The medieval chapel of Ħal Millieri just outside Żurrieq is accessible again following extensive storm damage to its rubble walls and pathways.

The chapel was repaired in time for the annual celebration in honour of the Annunciation of the Virgin Mary, being held on March 24, when the chapel will be open to the public from 9am and 6pm.

Mass will be celebrated at 10am, followed by the blessing of the adjoining churchyard.

Rubble walls and pathways at Ħal Millieri were repaired in record time.Rubble walls and pathways at Ħal Millieri were repaired in record time.

Din l-Art Ħelwa, the volunteer heritage organisation which holds the chapel in trust, will be offering two guided tours of the site by Stanley Farrugia Randon at 11.15am and Anthony Mangion, curator of the chapel, at 4pm.

The chapel is a major landmark of Malta’s medieval past. The present edifice dates to around 1450, but archeological excavations have shown that it was built over the site of an earlier, possibly 13th century chapel, and a much older late-Roman rural complex.

It is best known for its medieval architectural features and for the unique set of fresco paintings that adorn its side walls between the springing of the arches.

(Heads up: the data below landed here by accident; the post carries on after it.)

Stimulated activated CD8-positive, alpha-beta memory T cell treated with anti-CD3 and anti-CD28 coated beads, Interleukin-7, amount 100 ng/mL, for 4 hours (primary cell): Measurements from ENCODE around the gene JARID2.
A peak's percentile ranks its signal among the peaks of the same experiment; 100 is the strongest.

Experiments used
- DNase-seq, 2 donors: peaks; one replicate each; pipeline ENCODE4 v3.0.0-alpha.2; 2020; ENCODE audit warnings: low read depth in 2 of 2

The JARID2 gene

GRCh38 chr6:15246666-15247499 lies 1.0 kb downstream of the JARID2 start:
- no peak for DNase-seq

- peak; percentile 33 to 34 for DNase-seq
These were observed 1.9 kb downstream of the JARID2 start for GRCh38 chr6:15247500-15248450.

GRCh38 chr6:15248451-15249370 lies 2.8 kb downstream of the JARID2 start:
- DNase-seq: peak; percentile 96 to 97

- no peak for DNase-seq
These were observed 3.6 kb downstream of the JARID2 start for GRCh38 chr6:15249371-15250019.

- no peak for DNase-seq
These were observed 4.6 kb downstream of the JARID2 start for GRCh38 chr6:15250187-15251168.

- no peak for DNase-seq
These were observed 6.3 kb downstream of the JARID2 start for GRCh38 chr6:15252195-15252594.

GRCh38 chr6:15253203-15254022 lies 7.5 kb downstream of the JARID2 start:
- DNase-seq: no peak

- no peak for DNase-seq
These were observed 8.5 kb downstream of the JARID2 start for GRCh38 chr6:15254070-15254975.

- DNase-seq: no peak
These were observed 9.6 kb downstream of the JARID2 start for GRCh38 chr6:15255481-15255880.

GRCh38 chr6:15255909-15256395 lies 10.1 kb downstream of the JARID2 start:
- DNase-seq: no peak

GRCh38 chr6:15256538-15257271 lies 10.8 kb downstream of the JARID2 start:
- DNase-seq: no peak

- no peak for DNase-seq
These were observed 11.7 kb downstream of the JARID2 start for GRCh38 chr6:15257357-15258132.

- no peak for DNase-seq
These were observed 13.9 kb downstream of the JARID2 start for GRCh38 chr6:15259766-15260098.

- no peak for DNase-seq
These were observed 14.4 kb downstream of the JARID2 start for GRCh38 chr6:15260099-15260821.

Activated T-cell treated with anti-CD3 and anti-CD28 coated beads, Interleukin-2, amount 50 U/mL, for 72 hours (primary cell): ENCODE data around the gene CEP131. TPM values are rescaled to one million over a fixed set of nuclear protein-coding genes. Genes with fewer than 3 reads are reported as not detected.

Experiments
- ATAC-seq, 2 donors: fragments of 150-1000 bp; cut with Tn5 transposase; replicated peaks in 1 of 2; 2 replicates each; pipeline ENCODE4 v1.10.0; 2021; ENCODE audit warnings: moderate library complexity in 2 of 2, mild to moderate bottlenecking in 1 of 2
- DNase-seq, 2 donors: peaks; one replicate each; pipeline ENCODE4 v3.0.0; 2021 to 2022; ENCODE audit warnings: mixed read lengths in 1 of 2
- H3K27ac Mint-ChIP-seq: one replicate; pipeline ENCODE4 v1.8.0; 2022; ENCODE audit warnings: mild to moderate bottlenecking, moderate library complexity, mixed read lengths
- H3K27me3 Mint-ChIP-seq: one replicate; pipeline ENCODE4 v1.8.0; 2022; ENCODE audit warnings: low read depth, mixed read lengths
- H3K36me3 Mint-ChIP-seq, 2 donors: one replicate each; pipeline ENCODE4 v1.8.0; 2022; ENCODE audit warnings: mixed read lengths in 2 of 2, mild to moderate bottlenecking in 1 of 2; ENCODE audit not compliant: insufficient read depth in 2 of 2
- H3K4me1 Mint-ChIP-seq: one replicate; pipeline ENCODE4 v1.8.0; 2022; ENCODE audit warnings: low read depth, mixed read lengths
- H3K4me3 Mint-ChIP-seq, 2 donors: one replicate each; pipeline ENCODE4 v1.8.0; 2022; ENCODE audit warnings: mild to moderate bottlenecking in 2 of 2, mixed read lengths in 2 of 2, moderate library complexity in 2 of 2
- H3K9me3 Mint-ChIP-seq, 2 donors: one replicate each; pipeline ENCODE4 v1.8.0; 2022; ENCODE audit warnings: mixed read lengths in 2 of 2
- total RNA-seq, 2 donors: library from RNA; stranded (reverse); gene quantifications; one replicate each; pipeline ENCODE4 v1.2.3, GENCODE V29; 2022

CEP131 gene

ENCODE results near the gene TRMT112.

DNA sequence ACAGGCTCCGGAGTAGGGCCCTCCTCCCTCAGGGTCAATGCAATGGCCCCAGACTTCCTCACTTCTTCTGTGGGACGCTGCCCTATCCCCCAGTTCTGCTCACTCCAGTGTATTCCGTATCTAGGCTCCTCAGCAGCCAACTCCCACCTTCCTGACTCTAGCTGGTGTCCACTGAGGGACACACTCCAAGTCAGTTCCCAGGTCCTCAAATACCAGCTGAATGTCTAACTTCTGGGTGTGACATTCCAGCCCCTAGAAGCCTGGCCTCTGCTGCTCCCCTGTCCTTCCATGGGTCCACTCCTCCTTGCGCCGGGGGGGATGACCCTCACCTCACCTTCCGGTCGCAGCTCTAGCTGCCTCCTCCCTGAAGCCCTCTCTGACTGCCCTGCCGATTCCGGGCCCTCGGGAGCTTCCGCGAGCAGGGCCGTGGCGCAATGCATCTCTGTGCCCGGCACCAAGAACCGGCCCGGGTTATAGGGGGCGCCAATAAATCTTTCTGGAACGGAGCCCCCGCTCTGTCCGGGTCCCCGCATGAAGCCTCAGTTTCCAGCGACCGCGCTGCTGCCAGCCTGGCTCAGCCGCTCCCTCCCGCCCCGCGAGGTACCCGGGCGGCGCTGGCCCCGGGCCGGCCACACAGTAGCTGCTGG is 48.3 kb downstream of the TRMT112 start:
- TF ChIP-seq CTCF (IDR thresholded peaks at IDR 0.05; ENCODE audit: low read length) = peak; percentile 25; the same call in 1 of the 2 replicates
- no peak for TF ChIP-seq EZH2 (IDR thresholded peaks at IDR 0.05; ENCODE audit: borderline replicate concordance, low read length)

This anachronistic cycle of holy effigies, which is believed to have been copied from the earlier chapel, has been expertly restored through the efforts of Din l-Art Ħelwa, as a fine exemplar of Maltese medieval vernacular art.

The church can be reached from Mqabba Road at the Żurrieq entrance to Blue Grotto Avenue or from Diamond Jubilee Square (Fuq il-Mentna) at the end of the Mqabba bypass.

Din l-Art Ħelwa thanked those who donated funds for the urgent repair of the damaged walls in time for the feast.


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